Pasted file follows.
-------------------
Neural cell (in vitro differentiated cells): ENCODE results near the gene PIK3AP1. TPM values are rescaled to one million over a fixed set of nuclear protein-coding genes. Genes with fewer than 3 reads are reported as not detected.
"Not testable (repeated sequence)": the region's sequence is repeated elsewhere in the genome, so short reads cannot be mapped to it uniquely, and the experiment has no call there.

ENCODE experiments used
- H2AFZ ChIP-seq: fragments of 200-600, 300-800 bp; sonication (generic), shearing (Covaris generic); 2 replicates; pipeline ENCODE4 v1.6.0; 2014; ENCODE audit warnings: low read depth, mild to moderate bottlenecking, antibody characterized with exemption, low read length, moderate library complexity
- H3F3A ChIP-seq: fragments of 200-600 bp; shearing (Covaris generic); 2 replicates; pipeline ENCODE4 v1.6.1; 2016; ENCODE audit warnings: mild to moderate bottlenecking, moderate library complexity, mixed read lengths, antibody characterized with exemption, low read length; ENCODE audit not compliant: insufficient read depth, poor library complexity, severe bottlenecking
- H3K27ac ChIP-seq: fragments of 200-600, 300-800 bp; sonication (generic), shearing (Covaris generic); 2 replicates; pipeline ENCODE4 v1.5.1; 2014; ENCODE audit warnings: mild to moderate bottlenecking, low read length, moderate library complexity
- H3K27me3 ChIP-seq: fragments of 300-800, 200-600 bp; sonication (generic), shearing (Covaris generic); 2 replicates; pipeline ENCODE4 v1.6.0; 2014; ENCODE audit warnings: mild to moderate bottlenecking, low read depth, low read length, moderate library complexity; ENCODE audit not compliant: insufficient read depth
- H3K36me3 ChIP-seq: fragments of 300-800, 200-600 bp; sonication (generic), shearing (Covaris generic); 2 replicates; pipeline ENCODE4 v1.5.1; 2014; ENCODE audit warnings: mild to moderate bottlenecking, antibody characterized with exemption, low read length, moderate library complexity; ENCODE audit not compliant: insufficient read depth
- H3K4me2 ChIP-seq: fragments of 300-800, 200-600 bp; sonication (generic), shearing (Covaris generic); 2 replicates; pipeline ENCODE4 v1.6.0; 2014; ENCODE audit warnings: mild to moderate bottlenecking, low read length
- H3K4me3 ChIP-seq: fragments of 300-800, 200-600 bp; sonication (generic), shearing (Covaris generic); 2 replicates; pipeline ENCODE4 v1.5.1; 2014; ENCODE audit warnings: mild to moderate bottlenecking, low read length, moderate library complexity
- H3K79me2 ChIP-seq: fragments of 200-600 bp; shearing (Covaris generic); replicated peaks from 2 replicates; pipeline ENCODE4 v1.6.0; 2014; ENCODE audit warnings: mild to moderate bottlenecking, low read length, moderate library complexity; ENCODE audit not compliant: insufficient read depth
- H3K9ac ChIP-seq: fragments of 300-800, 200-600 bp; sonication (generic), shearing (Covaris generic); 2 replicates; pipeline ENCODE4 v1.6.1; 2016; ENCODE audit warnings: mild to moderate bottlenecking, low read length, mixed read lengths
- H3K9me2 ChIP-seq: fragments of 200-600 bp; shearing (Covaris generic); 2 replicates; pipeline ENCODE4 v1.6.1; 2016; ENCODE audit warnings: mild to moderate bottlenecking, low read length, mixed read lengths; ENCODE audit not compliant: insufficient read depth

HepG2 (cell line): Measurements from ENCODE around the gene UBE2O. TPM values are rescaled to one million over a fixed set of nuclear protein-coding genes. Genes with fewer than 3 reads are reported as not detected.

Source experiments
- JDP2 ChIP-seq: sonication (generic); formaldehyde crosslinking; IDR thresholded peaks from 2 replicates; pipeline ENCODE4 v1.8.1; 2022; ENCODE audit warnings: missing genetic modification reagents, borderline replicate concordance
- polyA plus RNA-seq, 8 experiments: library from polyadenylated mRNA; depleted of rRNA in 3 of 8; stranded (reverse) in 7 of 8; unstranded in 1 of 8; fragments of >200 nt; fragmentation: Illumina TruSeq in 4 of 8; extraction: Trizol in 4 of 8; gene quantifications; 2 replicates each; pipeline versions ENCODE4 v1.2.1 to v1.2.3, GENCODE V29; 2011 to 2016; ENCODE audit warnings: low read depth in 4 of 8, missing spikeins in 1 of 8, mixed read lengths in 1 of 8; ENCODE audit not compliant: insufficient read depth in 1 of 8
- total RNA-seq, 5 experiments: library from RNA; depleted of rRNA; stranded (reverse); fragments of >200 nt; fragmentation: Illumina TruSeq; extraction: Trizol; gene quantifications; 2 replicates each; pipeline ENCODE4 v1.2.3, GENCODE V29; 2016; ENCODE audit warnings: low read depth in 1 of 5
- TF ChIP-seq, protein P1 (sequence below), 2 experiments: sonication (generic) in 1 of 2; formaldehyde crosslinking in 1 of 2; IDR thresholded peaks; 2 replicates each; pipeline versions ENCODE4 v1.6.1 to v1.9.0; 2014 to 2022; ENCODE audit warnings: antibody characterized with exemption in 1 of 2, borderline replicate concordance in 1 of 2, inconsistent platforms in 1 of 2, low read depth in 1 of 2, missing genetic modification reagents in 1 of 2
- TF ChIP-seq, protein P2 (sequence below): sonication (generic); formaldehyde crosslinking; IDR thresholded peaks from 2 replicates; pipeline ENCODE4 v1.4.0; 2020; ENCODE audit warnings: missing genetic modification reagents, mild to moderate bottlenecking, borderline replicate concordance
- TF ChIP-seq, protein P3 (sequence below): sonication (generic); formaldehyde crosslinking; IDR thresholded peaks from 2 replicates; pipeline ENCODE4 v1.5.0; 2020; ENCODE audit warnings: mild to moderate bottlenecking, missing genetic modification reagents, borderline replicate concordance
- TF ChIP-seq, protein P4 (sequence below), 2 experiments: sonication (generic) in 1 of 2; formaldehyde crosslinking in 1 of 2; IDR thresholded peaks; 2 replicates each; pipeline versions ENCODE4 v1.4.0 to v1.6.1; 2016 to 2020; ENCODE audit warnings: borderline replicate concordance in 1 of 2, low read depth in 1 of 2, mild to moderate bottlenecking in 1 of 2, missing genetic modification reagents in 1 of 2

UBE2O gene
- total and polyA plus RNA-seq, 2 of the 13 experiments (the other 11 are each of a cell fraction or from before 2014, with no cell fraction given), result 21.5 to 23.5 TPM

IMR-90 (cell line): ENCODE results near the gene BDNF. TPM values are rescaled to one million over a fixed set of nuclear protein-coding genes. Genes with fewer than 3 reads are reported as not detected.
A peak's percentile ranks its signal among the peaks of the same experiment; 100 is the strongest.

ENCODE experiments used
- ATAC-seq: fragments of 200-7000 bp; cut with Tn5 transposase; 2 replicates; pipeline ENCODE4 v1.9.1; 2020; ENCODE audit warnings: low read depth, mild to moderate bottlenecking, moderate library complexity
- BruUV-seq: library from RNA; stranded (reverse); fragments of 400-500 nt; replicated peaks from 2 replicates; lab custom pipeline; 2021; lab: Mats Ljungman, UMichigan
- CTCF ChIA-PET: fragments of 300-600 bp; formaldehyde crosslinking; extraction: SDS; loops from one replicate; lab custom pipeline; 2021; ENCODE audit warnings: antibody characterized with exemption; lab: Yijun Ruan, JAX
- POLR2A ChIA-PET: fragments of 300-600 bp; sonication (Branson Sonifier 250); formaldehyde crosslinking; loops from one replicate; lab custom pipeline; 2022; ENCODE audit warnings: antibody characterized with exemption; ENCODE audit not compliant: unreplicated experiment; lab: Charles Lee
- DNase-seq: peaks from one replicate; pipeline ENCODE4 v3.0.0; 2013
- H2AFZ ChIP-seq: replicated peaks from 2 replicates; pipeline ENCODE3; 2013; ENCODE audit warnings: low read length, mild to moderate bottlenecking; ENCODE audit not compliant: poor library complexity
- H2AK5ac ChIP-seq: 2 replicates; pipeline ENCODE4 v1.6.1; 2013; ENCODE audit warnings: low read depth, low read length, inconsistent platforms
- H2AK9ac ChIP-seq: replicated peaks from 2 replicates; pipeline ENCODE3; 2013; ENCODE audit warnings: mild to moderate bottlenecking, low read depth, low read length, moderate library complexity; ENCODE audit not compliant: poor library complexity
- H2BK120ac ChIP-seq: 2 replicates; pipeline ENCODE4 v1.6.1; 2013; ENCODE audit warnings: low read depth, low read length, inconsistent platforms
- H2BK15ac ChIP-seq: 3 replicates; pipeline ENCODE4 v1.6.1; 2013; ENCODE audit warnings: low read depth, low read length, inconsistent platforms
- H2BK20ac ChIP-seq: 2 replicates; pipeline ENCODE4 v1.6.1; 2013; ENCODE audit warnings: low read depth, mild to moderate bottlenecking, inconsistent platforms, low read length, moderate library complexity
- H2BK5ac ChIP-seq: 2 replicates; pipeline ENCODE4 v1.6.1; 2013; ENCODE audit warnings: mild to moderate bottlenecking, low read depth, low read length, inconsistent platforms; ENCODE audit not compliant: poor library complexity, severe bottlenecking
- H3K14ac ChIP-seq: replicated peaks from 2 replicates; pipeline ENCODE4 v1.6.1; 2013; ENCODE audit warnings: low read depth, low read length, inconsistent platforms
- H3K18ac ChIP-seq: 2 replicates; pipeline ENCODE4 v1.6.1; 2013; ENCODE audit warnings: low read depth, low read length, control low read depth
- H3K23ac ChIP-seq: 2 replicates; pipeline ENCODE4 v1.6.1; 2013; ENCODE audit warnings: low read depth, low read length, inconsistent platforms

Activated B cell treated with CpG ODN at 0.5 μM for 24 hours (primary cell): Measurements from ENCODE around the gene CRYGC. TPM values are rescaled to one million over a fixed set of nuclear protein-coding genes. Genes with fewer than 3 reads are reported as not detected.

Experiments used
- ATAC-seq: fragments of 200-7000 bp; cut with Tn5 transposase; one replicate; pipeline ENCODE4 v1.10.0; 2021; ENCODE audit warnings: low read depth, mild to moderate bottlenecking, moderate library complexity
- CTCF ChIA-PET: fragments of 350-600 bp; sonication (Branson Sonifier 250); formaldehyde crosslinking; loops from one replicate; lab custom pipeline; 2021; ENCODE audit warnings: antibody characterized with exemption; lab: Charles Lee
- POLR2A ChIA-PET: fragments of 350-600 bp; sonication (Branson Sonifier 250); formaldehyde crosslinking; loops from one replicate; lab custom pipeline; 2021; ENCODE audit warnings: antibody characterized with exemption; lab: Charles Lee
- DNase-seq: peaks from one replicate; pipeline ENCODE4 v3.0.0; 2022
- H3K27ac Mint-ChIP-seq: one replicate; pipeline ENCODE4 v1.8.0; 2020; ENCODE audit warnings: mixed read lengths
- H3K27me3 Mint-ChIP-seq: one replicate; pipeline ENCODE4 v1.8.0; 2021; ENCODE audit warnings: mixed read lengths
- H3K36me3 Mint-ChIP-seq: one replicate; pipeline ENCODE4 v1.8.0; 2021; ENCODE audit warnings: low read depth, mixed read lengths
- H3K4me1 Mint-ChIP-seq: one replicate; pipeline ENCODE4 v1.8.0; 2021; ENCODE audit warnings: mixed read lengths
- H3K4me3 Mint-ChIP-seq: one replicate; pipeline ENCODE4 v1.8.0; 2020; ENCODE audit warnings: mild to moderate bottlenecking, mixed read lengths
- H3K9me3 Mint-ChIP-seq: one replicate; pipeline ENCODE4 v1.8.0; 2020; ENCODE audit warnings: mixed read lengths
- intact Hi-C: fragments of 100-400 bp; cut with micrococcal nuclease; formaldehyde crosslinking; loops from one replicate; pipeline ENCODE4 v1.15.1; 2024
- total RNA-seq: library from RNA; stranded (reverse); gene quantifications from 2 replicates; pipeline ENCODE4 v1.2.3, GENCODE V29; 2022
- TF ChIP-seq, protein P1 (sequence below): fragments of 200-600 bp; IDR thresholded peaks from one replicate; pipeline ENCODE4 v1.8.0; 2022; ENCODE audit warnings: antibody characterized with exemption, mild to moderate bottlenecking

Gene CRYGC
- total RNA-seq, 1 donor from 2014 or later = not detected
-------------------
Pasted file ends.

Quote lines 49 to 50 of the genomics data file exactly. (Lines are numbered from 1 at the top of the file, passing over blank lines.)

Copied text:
- H3K27ac Mint-ChIP-seq: one replicate; pipeline ENCODE4 v1.8.0; 2020; ENCODE audit warnings: mixed read lengths
- H3K27me3 Mint-ChIP-seq: one replicate; pipeline ENCODE4 v1.8.0; 2021; ENCODE audit warnings: mixed read lengths